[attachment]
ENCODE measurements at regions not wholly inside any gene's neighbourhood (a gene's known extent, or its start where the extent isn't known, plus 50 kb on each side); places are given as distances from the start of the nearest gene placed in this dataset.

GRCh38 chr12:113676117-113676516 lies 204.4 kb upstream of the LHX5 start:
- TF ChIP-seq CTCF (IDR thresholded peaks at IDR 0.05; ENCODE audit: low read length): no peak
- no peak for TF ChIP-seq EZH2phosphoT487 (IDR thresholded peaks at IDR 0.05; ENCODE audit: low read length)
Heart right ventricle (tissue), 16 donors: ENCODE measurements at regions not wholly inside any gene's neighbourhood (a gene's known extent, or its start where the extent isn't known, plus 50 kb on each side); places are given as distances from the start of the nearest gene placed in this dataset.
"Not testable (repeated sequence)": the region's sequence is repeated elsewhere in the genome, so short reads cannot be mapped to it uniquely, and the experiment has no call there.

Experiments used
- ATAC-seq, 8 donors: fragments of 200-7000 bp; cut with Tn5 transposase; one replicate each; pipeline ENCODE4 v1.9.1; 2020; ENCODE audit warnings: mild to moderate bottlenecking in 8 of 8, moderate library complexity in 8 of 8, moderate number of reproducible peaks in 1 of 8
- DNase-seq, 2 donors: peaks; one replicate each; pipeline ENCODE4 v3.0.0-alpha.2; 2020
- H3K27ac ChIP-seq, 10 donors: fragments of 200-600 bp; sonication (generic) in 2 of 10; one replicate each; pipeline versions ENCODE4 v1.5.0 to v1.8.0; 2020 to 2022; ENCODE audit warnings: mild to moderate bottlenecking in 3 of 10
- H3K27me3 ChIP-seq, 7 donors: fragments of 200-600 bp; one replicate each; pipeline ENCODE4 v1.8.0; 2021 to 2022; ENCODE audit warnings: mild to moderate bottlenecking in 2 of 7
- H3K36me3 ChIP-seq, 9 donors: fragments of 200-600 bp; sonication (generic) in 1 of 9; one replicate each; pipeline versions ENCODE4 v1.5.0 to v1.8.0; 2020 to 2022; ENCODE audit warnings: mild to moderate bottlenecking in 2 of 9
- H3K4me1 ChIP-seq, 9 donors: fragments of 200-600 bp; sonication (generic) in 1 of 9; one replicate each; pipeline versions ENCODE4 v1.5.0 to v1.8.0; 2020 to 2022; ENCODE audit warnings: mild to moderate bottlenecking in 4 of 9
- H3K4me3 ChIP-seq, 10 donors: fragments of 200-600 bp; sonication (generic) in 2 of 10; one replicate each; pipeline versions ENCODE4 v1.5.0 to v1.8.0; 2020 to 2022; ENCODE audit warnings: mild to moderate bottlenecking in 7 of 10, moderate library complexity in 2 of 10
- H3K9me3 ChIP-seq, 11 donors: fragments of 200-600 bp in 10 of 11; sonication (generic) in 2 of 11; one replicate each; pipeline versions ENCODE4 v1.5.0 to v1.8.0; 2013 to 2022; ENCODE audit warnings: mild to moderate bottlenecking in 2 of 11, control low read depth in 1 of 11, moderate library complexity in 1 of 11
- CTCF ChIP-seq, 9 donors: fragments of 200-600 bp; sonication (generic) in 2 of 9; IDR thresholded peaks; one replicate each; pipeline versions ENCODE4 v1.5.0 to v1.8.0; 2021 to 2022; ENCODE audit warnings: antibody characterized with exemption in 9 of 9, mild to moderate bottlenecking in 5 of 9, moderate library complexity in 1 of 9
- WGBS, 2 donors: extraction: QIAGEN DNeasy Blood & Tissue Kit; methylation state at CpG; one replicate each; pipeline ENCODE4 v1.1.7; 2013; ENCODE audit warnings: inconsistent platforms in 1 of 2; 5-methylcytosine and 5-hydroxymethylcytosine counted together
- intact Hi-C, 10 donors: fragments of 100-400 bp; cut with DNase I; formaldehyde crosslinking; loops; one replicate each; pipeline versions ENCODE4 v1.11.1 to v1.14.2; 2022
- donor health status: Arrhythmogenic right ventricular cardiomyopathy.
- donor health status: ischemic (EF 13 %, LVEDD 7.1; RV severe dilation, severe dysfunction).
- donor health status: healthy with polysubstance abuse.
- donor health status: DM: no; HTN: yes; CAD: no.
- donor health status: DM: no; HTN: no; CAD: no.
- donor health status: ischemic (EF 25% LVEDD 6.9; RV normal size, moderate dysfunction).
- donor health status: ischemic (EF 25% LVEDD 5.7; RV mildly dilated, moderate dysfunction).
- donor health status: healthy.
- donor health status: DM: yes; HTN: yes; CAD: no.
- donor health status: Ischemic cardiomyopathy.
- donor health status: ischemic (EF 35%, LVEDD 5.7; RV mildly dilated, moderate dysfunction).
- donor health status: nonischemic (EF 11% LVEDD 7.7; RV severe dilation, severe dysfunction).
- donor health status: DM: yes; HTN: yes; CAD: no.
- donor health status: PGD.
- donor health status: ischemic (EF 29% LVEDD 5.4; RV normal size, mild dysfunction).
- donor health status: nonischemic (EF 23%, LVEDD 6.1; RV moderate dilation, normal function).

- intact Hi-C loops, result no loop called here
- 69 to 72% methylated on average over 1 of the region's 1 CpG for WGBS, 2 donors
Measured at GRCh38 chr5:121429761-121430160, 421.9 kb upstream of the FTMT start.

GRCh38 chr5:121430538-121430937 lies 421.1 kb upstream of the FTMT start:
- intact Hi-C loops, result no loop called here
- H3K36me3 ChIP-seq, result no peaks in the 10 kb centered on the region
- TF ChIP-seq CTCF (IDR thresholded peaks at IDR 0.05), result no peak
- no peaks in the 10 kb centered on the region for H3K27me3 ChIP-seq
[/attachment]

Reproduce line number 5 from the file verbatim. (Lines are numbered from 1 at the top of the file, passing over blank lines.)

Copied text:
Heart right ventricle (tissue), 16 donors: ENCODE measurements at regions not wholly inside any gene's neighbourhood (a gene's known extent, or its start where the extent isn't known, plus 50 kb on each side); places are given as distances from the start of the nearest gene placed in this dataset.